Dimethyl sulfoxide

Dimethyl sulfoxide (DMSO) is an organosulfur compound with the formula (CH3)2SO. This colorless liquid is an important polar aprotic solvent that dissolves both polar and nonpolar compounds and is miscible in a wide range of organic solvents as well as water. It has a relatively high boiling point. DMSO has the unusual property that many individuals perceive a garlic-like taste in the mouth after contact with the skin.

In terms of chemical structure, the molecule has idealized Cs symmetry. It has a trigonal pyramidal molecular geometry consistent with other three-coordinate S(IV) compounds, with a nonbonded electron pair on the approximately tetrahedral sulfur atom.


Use of DMSO in medicine dates from around 1963, when an Oregon Health & Science University Medical School team, headed by Stanley Jacob, discovered it could penetrate the skin and other membranes without damaging them and could carry other compounds into a biological system. In medicine, DMSO is predominantly used as a topical analgesic, a vehicle for topical application of pharmaceuticals, as an anti-inflammatory, and an antioxidant. Because DMSO increases the rate of absorption of some compounds through biological tissues, including skin, it is used in some transdermal drug delivery systems. Its effect may be enhanced with the addition of EDTA. It is frequently compounded with antifungal medications, enabling them to penetrate not just skin but also toenails and fingernails.

DMSO has been examined for the treatment of numerous conditions and ailments, but the U.S. Food and Drug Administration (FDA) has approved its use only for the symptomatic relief of patients with interstitial cystitis. A 1978 study concluded that DMSO brought significant relief to the majority of the 213 patients with inflammatory genitourinary disorders that were studied. The authors recommended DMSO for genitourinary inflammatory conditions not caused by infection or tumor in which symptoms were severe or patients failed to respond to conventional therapy.

A gel containing DMSO, dexpanthenol, and heparin, is sold in Germany and eastern Europe (commercialized under the Dolobene brand) for topical use in sprains, tendinitis, and local inflammation.

In interventional radiology, DMSO is used as a solvent for ethylene-vinyl alcohol in the Onyx liquid embolic agent, which is used in embolization, the therapeutic occlusion of blood vessels.

In medical research, DMSO is often used as a drug vehicle in vivo and in vitro experiments. However, when a researcher is unaware of its pleiotropic effects, or when the control groups are not carefully planned, bias can occur; an effect of DMSO can be falsely attributed to the drug. For example, even a very low dose of DMSO has a powerful protective effect against paracetamol (acetaminophen)-induced liver injury in mice.

In cryobiology DMSO has been used as a cryoprotectant and is still an important constituent of cryoprotectant vitrification mixtures used to preserve organs, tissues, and cell suspensions. Without it, up to 90% of frozen cells will become inactive. It is particularly important in the freezing and long-term storage of embryonic stem cells and hematopoietic stem cells, which are often frozen in a mixture of 10% DMSO, a freezing medium, and 30% fetal bovine serum. In the cryogenic freezing of heteroploid cell lines (MDCK, VERO, etc.) a mixture of 10% DMSO with 90% EMEM (70% EMEM + 30% fetal bovine serum + antibiotic mixture) is used. As part of an autologous bone marrow transplant the DMSO is re-infused along with the patient’s own hematopoietic stem cells.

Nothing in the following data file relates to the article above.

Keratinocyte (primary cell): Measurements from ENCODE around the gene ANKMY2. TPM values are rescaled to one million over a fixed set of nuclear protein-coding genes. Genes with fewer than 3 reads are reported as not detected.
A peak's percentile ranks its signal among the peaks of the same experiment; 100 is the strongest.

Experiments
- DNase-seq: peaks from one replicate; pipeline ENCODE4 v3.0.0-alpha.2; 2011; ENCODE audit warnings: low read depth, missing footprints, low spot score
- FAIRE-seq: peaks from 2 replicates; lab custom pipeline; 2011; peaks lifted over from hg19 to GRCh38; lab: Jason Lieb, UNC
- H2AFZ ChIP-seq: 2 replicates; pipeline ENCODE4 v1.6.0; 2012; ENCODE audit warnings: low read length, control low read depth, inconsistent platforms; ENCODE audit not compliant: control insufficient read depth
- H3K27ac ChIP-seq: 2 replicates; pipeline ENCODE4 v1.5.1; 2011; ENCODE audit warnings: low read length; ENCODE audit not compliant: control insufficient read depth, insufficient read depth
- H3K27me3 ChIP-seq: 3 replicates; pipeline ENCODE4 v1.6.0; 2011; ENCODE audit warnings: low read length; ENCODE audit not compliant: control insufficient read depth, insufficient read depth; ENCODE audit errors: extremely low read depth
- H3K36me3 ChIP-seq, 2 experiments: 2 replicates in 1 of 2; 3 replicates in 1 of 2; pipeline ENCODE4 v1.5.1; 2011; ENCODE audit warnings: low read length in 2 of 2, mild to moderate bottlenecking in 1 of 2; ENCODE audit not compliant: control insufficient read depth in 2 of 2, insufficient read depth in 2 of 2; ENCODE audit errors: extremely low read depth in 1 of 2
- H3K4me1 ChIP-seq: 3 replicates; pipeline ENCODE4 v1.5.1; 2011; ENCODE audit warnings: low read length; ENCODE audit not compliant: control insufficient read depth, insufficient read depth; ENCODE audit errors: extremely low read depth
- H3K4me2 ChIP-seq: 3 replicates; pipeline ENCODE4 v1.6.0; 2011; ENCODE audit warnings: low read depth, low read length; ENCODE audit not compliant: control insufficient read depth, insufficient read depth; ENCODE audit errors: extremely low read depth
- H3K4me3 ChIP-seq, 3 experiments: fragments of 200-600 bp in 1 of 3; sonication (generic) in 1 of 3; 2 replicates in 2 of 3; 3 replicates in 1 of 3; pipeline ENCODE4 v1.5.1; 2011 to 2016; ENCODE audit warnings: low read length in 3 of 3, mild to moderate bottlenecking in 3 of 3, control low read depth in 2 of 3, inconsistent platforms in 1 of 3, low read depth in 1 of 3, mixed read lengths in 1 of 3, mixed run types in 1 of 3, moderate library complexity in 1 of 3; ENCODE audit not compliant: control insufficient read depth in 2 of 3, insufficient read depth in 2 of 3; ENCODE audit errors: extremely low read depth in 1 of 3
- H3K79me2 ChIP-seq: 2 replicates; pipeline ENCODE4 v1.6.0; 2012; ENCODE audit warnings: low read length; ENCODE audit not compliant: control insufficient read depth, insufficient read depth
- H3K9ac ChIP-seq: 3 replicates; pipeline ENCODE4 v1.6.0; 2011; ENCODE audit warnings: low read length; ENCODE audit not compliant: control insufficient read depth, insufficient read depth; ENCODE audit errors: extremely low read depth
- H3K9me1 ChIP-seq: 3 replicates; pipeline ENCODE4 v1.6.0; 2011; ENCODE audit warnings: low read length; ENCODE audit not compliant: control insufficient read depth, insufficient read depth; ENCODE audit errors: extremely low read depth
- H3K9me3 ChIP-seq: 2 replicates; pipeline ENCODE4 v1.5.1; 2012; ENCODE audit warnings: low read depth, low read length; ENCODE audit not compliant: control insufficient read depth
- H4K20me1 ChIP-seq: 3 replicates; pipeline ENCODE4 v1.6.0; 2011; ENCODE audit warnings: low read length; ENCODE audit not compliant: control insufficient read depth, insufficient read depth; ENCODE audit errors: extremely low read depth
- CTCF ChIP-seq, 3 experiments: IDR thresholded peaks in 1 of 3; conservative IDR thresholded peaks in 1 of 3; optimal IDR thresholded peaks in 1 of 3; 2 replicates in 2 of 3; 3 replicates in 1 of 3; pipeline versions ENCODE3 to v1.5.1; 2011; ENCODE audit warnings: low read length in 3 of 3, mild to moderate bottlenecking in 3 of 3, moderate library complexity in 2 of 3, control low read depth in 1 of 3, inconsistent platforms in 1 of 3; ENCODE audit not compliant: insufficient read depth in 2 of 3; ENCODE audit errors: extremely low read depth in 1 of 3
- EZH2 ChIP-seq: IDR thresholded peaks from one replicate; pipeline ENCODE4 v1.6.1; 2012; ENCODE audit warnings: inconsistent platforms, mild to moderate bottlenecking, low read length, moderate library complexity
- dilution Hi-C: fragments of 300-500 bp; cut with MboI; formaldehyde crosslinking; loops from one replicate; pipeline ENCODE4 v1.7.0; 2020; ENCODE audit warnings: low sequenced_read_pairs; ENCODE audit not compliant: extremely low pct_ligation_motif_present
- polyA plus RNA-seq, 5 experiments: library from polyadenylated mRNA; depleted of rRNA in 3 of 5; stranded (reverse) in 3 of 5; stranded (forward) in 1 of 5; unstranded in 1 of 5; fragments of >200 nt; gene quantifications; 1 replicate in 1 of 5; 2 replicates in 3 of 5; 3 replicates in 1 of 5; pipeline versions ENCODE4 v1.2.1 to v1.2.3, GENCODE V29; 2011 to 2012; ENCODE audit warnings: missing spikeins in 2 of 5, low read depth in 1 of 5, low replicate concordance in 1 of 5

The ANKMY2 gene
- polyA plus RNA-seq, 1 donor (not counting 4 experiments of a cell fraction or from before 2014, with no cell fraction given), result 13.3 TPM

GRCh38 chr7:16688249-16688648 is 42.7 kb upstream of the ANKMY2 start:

DMSO is metabolized by disproportionation to dimethyl sulfide and dimethyl sulfone. It is subject to renal and pulmonary excretion. A possible side effect of DMSO is therefore elevated blood dimethyl sulfide, which may cause a blood-borne halitosis symptom.

Alternative medicine

DMSO is marketed as alternative medicine. Its popularity as an alternative cure is stated to stem from a 60 Minutes documentary featuring an early proponent. However, DMSO is an ingredient in some products listed by the U.S. FDA as fake cancer cures and the FDA has had a running battle with distributors. One such distributor is Mildred Miller, who promoted DMSO for a variety of disorders and was consequently convicted of Medicare fraud.

The use of DMSO as an alternative treatment for cancer is of particular concern, as it has been shown to interfere with a variety of chemotherapy drugs, including cisplatin, carboplatin, and oxaliplatin. There is insufficient evidence to support the hypothesis that DMSO has any effect, and most sources agree that its history of side effects when tested warrants caution when using it as a dietary supplement, for which it is marketed heavily with the usual disclaimer.

Veterinary medicine

DMSO is commonly used in veterinary medicine as a liniment for horses, alone or in combination with other ingredients. In the latter case, often, the intended function of the DMSO is as a solvent, to carry the other ingredients across the skin. Also in horses, DMSO is used intravenously, again alone or in combination with other drugs. It is used alone for the treatment of increased intracranial pressure and/or cerebral edema in horses.